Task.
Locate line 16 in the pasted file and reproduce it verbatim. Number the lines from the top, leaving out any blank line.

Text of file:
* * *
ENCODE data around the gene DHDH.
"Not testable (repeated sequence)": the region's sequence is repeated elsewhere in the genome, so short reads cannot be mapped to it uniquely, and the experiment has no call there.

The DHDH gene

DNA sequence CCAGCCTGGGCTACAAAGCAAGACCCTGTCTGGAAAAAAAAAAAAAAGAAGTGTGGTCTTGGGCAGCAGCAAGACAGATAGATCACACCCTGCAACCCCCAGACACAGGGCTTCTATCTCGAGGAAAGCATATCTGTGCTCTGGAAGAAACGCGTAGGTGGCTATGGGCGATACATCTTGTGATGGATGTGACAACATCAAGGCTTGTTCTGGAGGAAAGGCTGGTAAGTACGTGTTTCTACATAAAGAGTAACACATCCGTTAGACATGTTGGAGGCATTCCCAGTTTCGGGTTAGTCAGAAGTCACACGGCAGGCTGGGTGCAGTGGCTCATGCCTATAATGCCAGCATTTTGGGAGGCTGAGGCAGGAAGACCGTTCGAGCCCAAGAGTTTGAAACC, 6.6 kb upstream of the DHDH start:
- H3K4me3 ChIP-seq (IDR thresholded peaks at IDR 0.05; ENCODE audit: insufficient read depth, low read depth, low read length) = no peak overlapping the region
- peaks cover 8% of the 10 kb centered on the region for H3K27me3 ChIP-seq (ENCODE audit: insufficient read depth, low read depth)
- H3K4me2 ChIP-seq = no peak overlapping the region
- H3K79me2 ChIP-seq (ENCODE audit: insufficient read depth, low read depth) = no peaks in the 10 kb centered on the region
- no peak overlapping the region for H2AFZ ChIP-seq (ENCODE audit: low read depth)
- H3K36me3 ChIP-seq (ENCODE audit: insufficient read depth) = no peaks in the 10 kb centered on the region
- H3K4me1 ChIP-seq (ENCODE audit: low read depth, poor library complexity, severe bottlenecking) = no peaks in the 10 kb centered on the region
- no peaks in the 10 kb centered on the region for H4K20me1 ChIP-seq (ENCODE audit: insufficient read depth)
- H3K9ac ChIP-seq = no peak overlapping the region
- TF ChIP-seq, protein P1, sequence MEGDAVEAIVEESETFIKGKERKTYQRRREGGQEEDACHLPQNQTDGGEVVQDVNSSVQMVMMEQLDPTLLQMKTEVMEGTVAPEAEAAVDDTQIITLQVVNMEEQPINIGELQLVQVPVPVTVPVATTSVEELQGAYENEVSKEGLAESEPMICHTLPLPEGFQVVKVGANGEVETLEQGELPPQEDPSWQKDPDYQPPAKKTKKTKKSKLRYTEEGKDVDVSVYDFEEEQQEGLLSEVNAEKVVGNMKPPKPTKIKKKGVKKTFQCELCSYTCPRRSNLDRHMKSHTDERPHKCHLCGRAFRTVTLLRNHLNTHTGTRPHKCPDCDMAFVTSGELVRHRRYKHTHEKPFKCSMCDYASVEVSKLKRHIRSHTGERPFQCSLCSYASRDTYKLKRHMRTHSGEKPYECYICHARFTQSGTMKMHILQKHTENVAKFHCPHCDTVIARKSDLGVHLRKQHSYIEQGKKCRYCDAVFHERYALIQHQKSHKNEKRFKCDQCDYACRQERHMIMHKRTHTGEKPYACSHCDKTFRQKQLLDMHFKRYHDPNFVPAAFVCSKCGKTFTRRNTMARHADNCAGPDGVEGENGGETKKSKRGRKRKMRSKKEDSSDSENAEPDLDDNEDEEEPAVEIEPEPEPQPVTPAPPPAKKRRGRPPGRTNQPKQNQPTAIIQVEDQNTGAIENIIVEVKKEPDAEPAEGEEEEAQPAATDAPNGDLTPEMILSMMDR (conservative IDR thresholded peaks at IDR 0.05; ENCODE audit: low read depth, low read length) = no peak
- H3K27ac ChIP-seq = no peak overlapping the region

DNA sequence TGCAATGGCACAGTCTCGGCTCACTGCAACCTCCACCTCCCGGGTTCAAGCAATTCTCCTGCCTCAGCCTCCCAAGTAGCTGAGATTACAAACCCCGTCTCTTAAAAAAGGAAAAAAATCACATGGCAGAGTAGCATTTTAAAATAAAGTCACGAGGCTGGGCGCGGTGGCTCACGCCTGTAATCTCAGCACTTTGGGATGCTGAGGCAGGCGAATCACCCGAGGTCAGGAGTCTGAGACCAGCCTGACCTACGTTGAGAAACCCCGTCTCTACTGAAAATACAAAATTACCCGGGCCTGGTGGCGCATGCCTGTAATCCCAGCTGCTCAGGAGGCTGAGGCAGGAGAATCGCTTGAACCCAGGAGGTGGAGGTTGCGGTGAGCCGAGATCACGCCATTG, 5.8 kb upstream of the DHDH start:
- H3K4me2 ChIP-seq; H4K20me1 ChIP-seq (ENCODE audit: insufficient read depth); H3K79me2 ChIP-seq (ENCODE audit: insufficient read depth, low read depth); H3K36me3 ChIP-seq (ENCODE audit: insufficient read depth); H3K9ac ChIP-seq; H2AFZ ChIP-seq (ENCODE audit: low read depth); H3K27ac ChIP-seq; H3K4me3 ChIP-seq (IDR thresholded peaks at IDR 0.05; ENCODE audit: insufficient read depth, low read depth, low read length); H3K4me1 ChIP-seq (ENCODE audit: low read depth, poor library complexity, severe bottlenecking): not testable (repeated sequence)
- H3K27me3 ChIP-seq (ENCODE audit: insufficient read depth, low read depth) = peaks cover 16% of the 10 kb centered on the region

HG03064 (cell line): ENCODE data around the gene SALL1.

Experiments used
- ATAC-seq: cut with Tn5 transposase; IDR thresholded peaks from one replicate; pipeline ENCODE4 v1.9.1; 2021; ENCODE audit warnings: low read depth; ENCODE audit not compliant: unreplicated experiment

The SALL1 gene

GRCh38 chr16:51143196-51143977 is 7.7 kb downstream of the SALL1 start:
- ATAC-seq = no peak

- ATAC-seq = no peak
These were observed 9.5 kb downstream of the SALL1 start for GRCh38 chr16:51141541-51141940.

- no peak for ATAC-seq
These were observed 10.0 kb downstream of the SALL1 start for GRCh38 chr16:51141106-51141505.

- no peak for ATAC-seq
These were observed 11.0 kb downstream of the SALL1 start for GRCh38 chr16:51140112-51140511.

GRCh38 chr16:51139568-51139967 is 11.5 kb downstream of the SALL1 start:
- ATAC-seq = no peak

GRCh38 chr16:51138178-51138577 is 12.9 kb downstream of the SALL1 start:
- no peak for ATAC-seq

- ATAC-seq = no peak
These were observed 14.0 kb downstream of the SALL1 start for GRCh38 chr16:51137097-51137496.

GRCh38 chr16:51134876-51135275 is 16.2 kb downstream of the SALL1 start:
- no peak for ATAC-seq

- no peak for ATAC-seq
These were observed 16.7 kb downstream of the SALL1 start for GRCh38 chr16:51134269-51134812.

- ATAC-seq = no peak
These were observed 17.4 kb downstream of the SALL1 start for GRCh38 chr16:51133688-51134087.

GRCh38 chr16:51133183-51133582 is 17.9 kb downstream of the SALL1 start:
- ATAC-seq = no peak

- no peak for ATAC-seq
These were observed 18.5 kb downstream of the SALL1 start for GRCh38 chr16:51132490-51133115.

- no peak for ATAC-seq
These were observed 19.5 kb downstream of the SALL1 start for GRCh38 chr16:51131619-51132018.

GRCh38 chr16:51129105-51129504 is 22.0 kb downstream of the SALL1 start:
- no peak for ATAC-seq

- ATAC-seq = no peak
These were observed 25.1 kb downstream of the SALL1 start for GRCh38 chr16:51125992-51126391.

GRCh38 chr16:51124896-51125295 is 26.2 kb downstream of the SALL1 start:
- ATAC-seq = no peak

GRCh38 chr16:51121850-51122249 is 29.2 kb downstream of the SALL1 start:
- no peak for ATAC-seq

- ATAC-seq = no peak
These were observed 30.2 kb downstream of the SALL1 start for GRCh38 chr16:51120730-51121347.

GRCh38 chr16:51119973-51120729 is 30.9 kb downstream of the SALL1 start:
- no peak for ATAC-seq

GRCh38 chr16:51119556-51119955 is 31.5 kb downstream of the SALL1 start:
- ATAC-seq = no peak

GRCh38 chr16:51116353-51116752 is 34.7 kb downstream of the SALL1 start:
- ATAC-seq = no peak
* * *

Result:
DNA sequence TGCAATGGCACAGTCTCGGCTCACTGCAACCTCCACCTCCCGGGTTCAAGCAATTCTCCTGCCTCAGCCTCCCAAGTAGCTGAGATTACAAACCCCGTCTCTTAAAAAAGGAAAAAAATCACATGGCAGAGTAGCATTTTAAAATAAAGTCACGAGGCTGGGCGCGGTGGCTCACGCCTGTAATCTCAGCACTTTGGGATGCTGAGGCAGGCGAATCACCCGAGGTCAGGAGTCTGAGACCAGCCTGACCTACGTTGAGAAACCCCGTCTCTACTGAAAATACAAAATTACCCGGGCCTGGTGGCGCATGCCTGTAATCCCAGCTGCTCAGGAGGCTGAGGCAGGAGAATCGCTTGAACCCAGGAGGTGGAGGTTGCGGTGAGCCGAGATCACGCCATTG, 5.8 kb upstream of the DHDH start: